By Barbara L. Bellows
Josephine Pinckney (1895--1957) used to be an award-winning, best-selling writer whose paintings critics usually in comparison to that of Jane Austen, Edith Wharton, and Isak Dinesen. Her aptitude for storytelling and trenchant social observation came across expression in poetry, 5 novels -- 3 O'Clock Dinner used to be the main winning -- tales, essays, and studies. Pinckney belonged to a wonderful South Carolina family members and infrequently used Charleston as her atmosphere, writing within the culture of Ellen Glasgow through mixing social realism with irony, tragedy, and humor in chronicling the foibles of the South's declining higher classification. Barbara L. Bellows has produced the 1st biography of this very deepest girl and emotionally advanced author, whose lifestyles tale is additionally the heritage of a spot and time -- Charleston within the first half the 20th century.
In A expertise for residing, Pinckney's lifestyles unfolds like a unique as she struggles to flee aristocratic codes and the ensnaring bonds of southern ladyhood and to include glossy freedoms. In 1920, with DuBose Heyward and Hervey Allen, she based the Poetry Society of South Carolina, which helped spark the southern literary renaissance. Her domestic grew to become a middle of highbrow task with viewers comparable to the poet Amy Lowell, the charismatic presidential candidate Wendell Willkie, and the founding editor of theSaturday evaluation of Literature Henry Seidel Canby. subtle and cosmopolitan, she absorbed renowned modern affects, really that of Freudian psychology, at the same time she retained a virtually Gothic mind's eye formed in her adolescence by way of the haunting, tragic fantastic thing about the Low nation and its mystical Gullah culture.
A expert stylist, Pinckney excelled in growing memorable characters, yet she by no means scripted someone as attractive or fascinating as herself. Bellows bargains a desirable, exhaustively researched portrait of this onetime cultural icon and her well-concealed own life.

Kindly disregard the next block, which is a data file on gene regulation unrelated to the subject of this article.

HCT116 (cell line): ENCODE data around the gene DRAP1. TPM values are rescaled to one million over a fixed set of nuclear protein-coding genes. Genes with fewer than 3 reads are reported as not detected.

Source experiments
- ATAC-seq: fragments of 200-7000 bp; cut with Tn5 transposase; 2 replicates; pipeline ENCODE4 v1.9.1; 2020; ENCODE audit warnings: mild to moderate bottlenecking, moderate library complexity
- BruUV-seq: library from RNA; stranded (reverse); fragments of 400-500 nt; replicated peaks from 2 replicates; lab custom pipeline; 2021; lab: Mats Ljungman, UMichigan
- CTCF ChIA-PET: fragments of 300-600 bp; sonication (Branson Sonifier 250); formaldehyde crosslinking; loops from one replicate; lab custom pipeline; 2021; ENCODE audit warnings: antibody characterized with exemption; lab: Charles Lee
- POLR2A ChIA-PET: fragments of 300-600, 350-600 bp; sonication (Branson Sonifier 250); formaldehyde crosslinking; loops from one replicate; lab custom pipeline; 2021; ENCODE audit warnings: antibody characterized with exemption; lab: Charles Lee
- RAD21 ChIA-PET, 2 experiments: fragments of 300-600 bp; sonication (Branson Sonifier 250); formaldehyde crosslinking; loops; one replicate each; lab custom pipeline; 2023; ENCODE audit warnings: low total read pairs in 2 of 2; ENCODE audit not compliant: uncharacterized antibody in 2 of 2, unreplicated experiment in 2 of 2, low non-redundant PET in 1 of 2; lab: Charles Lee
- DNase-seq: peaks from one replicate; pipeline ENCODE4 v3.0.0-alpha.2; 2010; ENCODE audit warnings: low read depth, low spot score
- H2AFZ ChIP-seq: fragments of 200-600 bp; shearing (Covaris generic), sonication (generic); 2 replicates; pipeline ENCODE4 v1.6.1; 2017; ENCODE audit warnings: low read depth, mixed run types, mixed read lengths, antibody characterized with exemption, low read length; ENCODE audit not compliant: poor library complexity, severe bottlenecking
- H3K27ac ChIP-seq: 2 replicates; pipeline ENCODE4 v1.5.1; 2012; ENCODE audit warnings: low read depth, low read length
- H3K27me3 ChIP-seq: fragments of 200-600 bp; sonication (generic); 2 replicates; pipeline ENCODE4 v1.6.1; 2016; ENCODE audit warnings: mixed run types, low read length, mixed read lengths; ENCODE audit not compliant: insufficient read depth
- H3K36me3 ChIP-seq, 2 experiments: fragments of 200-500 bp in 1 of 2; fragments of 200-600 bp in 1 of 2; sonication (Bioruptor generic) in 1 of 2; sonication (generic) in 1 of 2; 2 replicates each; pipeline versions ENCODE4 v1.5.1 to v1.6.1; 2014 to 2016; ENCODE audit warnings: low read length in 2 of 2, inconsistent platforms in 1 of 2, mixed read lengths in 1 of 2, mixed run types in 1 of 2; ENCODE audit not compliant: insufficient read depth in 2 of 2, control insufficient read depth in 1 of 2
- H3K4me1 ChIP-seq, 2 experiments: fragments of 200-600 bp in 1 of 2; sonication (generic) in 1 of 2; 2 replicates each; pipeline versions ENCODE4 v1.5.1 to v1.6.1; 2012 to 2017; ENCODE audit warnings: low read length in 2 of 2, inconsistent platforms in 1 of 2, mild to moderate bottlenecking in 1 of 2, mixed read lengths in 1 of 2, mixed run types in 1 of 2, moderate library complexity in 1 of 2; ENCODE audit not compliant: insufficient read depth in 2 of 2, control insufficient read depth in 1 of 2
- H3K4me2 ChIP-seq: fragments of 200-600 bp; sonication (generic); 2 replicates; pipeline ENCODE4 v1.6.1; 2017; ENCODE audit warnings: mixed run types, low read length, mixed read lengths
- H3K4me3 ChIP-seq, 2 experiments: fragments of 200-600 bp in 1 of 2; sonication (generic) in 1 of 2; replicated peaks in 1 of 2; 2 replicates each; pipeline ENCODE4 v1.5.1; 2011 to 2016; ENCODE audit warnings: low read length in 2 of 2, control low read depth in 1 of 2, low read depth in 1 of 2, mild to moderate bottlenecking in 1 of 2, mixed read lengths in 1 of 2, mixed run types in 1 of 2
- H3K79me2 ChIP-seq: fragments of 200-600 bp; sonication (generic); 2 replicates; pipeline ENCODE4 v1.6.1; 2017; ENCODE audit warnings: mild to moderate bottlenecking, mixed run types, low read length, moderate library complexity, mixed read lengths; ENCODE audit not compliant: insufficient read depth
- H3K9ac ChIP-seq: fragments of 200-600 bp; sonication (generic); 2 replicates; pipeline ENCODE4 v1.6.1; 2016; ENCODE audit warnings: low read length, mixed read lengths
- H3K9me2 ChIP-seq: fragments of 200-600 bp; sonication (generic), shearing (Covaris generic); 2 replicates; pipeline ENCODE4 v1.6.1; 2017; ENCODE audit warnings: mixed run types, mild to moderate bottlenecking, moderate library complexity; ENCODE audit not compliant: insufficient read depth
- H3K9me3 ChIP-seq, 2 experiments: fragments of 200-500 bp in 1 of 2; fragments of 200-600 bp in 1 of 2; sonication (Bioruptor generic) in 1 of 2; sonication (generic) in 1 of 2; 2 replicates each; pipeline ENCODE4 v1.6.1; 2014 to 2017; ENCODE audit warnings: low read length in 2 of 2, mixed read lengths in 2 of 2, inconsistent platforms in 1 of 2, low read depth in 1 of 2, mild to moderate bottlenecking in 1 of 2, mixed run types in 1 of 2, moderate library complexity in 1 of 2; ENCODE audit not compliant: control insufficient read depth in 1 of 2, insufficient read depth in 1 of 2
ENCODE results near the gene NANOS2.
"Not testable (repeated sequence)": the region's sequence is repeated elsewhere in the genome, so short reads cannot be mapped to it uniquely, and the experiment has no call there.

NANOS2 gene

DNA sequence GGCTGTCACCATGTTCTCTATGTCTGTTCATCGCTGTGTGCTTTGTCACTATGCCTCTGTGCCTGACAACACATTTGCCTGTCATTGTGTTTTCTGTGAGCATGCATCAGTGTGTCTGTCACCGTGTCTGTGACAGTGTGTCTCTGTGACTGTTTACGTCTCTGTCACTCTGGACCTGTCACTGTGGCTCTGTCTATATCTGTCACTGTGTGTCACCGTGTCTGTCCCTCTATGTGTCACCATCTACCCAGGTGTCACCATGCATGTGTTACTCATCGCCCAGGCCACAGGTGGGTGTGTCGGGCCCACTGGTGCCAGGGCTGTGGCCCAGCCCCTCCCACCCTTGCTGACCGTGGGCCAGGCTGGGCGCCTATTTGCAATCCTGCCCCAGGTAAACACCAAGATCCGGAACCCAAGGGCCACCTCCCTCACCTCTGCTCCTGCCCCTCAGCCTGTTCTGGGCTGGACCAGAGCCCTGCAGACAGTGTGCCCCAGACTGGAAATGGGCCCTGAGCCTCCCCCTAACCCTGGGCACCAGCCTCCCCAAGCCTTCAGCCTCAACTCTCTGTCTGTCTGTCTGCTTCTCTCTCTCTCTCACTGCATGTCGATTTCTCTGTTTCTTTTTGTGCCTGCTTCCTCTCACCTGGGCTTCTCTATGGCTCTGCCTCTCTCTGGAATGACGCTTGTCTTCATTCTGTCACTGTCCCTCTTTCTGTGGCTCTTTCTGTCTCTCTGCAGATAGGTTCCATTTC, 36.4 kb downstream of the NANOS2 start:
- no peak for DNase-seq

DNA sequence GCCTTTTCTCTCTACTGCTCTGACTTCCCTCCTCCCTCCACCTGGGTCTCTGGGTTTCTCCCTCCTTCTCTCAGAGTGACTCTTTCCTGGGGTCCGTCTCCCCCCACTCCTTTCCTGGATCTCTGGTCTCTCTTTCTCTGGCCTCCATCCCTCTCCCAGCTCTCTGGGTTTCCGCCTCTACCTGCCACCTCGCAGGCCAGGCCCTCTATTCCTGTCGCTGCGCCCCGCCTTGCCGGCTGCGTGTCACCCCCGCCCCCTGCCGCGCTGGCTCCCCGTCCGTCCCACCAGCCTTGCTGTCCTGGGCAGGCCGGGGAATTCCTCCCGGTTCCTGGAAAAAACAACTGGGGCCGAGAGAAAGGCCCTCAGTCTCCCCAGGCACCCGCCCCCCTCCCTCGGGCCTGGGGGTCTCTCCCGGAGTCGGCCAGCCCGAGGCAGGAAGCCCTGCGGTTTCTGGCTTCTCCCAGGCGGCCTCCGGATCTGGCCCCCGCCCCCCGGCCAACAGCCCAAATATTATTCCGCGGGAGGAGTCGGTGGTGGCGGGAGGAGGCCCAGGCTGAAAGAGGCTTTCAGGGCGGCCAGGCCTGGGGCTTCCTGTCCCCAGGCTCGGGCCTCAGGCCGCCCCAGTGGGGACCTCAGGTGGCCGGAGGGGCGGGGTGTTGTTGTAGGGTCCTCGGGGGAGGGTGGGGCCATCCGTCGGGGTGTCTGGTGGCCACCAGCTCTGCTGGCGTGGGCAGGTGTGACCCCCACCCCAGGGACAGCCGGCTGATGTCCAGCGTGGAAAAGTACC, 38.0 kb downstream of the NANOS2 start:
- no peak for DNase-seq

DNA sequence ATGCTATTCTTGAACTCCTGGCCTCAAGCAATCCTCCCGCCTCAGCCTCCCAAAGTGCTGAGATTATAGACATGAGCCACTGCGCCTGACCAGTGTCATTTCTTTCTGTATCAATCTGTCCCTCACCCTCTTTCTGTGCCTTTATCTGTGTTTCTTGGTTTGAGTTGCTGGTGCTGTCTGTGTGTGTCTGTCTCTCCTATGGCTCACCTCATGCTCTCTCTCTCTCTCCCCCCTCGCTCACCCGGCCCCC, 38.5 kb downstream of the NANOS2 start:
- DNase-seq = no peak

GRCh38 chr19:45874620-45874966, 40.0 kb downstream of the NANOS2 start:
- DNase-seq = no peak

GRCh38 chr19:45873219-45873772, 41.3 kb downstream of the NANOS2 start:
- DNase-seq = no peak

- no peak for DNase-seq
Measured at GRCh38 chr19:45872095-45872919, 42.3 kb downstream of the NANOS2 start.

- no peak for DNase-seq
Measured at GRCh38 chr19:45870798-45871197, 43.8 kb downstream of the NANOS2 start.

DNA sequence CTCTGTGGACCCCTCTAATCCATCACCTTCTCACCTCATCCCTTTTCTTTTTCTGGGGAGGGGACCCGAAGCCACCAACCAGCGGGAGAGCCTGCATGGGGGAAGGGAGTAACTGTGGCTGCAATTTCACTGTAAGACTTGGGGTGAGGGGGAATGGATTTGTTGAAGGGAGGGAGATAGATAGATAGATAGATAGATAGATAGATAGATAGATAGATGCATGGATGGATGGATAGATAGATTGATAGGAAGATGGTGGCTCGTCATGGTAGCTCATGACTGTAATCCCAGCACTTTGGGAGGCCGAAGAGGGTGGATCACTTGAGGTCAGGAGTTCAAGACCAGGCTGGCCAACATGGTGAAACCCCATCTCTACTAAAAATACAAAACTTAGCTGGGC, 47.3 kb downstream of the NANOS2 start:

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Additional info for A Talent for Living: Josephine Pinckney and the Charleston Literary Tradition
When I was growing up,” she recollected, “family dinners were the chief form of entertainment in the South. ”6 Living as the only child in her forbidding house, and in such different circumstances from most of her playmates, left young Josephine with feelings of isolation and profound loneliness which haunted her all her life. ” Over time, the ivory tower would become her personal metaphor for the distance she always felt even from her closest friends. She believed that members of her social circle treated her differently, deferentially, with less familiarity and less candor, than they did one another.
The last of the Virginia belles, she was the ﬁrst southern girl to be invited north for the debutante season. Men of great fortunes—from well-born Princeton undergraduates to Gilded Age millionaires—fell at her feet. By the time Josephine was born, all of Virginia, and much of the nation, waited with bated breath to learn which proposal Irene Langhorne would accept of the sixty-nine she had received. She made a surprising choice. In a love match, she married New York illustrator Charles Dana Gibson, the well-known and popular artist who transformed the concept of the American beauty from round-cheeked and wan to slim and athletic.
22 As Josephine entered her teenaged years, she adopted the belle dame sans merci attitude suggested by the aloof Gibson Girl—not the pose of the jaded, worldly woman of the European Decadents’ fascination, but one of independence, innocence, and hopeful optimism. 23 With few models either in Charleston or Richmond, that matched her ambitions for herself, Josephine drew many of her ideas about life and love from magazines, such as the popular Philadelphia-based Ladies’ Home Journal. Wedged in between recipes for Jell-O salads and new fashions were subtle messages about the role of women in a changing world.
A Talent for Living: Josephine Pinckney and the Charleston Literary Tradition by Barbara L. Bellows